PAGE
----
In the last installment of this series, Donald Roth describes how he thinks that the new tax law is part of an erosion of the rule of law in society brought about by both the dysfunction of our current system and a growing instability in the transition of power.
Today, we’ll pick up where we left off with a couple of claims that are similarly popular, and Donald Roth will try to put a bow on all of this before assessing the new tax law in its broader political context for the last piece of this series.
So, while the last article talked about what the tax law actually did and whether that was good from a tax policy perspective, today Donald Roth addresses the perceived impact of the tax law and assesses the accuracy of some of the most common winner/loser assessments.
Donald Roth is sure most of you are aware of the big changes that the new tax law brought about, but you may not know about many of the small tweaks and what they mean.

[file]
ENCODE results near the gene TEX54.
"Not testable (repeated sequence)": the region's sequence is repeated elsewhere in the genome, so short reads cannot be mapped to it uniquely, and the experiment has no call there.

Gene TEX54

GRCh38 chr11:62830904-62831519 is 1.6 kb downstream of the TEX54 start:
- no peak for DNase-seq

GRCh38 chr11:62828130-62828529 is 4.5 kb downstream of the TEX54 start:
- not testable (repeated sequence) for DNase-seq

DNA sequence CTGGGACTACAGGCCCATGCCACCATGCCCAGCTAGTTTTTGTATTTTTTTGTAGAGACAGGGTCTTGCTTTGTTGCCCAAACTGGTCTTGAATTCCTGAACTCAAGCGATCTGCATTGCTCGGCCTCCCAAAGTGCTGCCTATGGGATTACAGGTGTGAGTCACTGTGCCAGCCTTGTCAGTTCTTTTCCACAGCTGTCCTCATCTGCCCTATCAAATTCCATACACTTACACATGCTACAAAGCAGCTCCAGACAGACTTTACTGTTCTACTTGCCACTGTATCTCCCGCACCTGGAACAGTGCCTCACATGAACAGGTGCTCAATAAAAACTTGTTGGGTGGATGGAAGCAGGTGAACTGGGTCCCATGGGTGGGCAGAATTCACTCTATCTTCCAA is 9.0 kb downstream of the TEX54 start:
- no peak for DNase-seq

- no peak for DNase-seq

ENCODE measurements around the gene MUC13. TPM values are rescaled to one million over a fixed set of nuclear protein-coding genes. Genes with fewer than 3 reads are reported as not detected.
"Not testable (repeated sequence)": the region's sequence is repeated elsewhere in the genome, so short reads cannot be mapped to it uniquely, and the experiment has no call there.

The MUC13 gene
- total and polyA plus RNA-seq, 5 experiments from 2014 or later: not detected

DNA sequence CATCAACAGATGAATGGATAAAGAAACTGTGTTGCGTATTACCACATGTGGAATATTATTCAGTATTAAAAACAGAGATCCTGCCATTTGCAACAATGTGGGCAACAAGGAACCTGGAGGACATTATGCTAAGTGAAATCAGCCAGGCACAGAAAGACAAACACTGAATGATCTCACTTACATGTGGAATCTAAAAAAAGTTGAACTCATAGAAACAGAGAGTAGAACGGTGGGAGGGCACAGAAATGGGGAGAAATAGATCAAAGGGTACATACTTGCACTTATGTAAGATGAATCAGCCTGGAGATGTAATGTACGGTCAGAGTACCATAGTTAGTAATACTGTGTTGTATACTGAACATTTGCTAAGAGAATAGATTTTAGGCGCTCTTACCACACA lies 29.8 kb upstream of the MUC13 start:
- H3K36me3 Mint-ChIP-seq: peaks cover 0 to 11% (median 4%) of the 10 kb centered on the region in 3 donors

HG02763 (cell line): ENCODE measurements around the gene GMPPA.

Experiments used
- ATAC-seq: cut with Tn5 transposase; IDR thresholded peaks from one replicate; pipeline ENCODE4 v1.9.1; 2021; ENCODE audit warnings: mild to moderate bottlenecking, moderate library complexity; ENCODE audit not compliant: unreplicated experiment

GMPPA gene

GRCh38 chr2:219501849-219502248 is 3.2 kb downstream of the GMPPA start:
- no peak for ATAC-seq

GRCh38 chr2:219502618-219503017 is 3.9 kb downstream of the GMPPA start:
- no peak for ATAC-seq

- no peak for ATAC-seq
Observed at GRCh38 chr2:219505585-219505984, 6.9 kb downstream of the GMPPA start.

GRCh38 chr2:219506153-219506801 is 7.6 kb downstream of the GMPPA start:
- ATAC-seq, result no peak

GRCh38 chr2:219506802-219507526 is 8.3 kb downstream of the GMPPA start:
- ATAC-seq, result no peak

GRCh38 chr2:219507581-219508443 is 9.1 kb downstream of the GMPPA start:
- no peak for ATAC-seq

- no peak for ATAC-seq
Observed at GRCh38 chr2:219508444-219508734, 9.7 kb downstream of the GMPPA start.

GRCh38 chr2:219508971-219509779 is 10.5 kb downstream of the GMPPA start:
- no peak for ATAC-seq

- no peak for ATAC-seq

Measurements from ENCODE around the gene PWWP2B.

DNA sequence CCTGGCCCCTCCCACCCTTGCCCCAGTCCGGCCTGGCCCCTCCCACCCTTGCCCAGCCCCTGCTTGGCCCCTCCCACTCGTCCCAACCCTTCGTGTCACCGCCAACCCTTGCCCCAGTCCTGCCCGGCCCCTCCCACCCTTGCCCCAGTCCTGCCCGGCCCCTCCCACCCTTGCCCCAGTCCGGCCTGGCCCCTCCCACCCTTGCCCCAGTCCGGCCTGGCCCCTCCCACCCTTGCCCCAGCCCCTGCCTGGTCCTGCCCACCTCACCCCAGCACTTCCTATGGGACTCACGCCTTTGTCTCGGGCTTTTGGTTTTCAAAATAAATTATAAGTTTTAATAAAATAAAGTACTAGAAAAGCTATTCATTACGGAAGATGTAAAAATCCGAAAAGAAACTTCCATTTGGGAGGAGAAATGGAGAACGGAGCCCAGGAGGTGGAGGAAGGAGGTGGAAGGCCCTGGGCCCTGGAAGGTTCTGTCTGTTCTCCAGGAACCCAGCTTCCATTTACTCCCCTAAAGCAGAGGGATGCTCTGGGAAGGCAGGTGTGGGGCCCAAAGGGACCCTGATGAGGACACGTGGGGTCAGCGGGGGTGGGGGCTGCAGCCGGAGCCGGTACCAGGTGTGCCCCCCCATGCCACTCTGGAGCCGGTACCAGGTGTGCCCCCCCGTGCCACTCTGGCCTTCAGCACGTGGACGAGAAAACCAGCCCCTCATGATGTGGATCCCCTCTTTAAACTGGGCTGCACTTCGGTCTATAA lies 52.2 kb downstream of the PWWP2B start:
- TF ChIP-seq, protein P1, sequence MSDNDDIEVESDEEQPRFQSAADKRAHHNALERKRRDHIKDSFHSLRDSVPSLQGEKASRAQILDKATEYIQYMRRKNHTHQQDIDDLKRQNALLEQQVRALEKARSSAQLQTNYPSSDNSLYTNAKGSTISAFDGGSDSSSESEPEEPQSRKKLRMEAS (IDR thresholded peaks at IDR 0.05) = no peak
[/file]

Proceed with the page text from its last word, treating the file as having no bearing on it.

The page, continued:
If you’ve been reading along for the last few days, I’ve been trying to lay a foundation of understanding of our current tax system that will make it easier to think about some of the plans that have been proposed to accomplish these reforms.
In today’s article, as we shift our focus from the past to the present, I plan to pick up on some of those themes while also placing our tax system in a broader global context.